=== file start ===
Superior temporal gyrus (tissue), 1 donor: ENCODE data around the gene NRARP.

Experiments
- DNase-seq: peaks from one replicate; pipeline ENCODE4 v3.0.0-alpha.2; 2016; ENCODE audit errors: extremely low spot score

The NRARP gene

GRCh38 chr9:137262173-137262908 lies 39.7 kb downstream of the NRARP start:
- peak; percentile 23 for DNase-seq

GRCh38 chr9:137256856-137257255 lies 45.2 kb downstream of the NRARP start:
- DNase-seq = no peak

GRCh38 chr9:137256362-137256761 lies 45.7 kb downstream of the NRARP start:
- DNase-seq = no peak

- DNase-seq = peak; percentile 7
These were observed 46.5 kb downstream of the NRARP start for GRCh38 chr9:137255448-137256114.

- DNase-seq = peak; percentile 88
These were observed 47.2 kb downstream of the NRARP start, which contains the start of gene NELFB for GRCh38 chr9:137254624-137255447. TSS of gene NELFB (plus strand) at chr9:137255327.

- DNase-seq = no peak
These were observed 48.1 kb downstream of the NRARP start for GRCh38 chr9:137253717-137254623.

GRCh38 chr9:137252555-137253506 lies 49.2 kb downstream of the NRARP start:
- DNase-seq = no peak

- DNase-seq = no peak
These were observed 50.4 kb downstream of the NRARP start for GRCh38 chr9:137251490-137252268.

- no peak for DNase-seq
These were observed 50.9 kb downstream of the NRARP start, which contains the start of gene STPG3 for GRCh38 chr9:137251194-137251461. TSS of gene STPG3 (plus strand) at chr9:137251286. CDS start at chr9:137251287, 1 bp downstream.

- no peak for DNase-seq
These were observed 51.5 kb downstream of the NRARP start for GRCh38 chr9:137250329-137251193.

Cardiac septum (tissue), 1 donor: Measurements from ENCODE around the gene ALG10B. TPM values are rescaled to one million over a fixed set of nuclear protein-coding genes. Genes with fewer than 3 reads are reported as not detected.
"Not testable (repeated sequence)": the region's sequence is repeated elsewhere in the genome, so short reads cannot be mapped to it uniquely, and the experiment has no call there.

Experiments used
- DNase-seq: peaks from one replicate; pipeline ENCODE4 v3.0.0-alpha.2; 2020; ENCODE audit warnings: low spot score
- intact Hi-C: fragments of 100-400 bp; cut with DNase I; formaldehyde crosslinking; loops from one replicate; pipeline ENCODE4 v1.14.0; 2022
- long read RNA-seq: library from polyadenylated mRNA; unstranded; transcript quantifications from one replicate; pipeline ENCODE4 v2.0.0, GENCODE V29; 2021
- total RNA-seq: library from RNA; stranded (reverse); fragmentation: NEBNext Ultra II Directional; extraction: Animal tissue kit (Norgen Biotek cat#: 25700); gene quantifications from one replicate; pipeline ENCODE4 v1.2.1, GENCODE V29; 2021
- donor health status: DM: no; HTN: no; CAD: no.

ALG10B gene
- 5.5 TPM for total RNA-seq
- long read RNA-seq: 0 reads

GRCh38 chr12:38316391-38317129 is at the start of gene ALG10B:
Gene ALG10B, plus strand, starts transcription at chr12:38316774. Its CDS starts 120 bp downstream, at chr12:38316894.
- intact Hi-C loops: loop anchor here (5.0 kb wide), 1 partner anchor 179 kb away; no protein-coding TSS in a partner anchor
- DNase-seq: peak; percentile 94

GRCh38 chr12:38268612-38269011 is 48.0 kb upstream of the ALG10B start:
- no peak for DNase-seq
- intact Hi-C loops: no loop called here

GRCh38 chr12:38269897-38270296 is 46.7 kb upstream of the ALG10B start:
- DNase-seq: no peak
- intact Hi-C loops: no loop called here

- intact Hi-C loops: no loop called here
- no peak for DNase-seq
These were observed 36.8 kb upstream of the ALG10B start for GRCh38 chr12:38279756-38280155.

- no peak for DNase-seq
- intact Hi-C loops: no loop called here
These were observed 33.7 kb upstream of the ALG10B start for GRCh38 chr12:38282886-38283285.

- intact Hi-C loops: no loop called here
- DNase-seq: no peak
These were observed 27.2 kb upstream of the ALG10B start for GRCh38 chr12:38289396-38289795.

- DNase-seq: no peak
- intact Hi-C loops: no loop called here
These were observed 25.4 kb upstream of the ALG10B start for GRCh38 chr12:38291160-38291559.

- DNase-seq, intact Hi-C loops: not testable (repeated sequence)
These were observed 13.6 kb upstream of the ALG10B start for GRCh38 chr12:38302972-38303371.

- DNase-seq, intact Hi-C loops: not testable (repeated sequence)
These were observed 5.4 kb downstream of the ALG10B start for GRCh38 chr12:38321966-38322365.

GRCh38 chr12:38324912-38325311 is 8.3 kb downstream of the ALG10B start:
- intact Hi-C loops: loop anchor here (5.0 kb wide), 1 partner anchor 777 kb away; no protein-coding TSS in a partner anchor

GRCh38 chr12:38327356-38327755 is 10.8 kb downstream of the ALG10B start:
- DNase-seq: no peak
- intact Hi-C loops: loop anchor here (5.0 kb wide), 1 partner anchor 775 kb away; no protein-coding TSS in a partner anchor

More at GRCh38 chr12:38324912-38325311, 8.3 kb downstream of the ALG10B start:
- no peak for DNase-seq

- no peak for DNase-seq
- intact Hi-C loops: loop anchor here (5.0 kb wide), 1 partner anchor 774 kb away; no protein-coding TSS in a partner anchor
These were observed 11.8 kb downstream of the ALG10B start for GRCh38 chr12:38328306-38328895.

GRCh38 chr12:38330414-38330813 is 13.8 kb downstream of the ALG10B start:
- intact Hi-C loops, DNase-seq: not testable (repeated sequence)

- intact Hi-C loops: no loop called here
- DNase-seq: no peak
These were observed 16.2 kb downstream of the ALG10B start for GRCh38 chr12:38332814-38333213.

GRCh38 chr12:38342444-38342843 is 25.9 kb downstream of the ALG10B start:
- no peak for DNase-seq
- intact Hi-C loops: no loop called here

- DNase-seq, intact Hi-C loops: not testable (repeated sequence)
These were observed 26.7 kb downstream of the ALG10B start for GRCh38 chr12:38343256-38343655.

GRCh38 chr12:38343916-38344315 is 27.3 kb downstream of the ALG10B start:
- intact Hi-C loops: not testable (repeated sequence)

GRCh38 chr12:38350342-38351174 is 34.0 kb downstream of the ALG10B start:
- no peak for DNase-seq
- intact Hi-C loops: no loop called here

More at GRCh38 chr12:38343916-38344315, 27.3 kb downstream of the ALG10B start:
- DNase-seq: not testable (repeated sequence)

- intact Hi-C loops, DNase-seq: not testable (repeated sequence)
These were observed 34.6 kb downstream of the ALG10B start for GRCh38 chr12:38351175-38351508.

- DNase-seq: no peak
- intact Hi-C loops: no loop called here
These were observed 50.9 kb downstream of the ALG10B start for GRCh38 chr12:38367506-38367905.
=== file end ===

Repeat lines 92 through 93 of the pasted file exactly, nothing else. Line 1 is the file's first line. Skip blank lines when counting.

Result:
- intact Hi-C loops: no loop called here
These were observed 50.9 kb downstream of the ALG10B start for GRCh38 chr12:38367506-38367905.